Thomas Sowell

It would be hard to exaggerate the hostility, and even bitterness, toward Dunbar by some of those who never went there -- and who saw, and resented, the differences in attitudes and behavior between Dunbar students and themselves.

The late William Raspberry once wrote in his Washington Post column that you could turn any social gathering of local blacks into warring camps just by saying the one word "Dunbar."

What destroyed more than 80 years of academic achievement at Dunbar High School, virtually overnight, was changing it from a selective school, to which black youngsters from anywhere in the city could apply, to a neighborhood school, located in a poor ghetto neighborhood.

Now there is a new controversy brewing as some have suggested that the new Dunbar High School building be made a city-wide selective high school, rather than remain a neighborhood school.

All the talk about elitism, and about abandoning neighborhood youngsters, in order to serve others, has been revived and another poisonous issue now added -- race.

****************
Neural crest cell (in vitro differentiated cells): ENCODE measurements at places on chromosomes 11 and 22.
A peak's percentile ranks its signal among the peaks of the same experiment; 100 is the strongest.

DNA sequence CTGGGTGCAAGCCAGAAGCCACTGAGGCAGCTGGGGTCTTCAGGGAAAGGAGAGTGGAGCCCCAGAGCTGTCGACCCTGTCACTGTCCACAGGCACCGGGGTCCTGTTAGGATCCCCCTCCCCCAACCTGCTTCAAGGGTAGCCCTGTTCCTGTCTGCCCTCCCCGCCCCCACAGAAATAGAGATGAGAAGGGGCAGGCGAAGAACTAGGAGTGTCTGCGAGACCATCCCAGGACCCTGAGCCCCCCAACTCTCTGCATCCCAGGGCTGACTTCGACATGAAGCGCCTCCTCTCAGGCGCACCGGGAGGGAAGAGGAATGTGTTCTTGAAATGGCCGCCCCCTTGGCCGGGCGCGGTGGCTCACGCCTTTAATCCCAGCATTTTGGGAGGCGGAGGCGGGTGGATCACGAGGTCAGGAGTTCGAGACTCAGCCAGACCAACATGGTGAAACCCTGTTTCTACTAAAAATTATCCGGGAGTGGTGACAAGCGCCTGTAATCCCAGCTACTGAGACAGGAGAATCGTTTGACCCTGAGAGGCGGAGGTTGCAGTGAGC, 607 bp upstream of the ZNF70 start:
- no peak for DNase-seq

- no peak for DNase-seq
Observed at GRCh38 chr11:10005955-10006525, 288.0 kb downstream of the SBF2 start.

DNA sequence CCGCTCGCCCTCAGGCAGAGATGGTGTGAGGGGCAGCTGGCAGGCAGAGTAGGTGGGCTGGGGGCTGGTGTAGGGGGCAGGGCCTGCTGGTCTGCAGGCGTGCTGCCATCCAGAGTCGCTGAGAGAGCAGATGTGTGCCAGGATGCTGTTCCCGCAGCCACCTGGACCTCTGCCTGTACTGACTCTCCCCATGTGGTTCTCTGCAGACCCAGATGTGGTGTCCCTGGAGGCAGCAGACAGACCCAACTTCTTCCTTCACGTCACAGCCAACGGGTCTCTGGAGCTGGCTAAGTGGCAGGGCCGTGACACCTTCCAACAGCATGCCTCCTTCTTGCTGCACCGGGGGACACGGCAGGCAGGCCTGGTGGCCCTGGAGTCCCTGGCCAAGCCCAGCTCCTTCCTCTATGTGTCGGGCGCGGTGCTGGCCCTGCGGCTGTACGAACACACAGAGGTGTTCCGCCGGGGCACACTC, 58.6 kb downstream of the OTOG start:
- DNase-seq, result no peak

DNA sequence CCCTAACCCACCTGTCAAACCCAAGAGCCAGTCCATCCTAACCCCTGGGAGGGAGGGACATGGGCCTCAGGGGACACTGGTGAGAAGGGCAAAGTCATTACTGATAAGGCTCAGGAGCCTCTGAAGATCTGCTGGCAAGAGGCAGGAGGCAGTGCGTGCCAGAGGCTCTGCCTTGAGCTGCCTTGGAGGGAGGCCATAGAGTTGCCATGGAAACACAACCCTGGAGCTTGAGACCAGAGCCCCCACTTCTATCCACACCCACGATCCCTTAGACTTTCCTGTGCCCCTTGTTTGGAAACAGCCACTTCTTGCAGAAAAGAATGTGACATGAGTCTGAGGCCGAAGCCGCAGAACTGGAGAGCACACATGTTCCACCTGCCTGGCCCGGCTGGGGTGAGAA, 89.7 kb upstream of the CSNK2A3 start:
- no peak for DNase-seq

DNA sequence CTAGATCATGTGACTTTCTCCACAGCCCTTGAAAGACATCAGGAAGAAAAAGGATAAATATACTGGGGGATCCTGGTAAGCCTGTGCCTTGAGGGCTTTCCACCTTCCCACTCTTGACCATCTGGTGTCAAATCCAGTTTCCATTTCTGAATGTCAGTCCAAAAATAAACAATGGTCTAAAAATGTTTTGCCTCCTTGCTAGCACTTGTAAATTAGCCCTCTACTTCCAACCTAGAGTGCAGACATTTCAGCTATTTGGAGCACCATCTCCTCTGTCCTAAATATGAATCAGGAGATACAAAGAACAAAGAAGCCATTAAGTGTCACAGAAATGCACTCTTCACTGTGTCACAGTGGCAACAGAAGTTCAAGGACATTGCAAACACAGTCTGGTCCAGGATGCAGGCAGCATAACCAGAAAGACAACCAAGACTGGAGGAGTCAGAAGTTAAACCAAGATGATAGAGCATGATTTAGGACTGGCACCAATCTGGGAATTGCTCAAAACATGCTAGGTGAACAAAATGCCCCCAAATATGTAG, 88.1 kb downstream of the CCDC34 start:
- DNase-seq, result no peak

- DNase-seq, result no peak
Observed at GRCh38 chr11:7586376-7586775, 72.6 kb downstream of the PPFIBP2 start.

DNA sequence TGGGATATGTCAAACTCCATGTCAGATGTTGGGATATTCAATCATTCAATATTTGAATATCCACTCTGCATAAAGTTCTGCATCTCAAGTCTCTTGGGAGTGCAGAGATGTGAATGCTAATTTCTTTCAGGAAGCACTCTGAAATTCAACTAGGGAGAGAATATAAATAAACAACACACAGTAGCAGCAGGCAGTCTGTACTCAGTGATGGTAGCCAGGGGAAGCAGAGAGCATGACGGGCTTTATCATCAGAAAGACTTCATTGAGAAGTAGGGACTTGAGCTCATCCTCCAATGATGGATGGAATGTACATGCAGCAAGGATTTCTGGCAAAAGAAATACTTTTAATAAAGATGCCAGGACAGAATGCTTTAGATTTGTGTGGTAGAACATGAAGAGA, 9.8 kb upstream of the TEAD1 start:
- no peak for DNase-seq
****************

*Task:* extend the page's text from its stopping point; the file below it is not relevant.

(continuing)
Those black spokesmen who see all issues through a racial prism see the proposed change as a way to accommodate whites who want to send their children to a public school that keeps out many ghetto blacks. But the issue of selectivity was controversial even when Dunbar was an all-black school.

With or without racial issues, there is no way to provide a good education for youngsters who want to learn when there are less able and more disruptive kids in the same classes. Are those who came to learn going to be sacrificed until such indefinite time as it takes for us to "solve" the "problems" of those who don't?


Thomas Sowell

Thomas Sowell is a senior fellow at the Hoover Institute and author of The Housing Boom and Bust.

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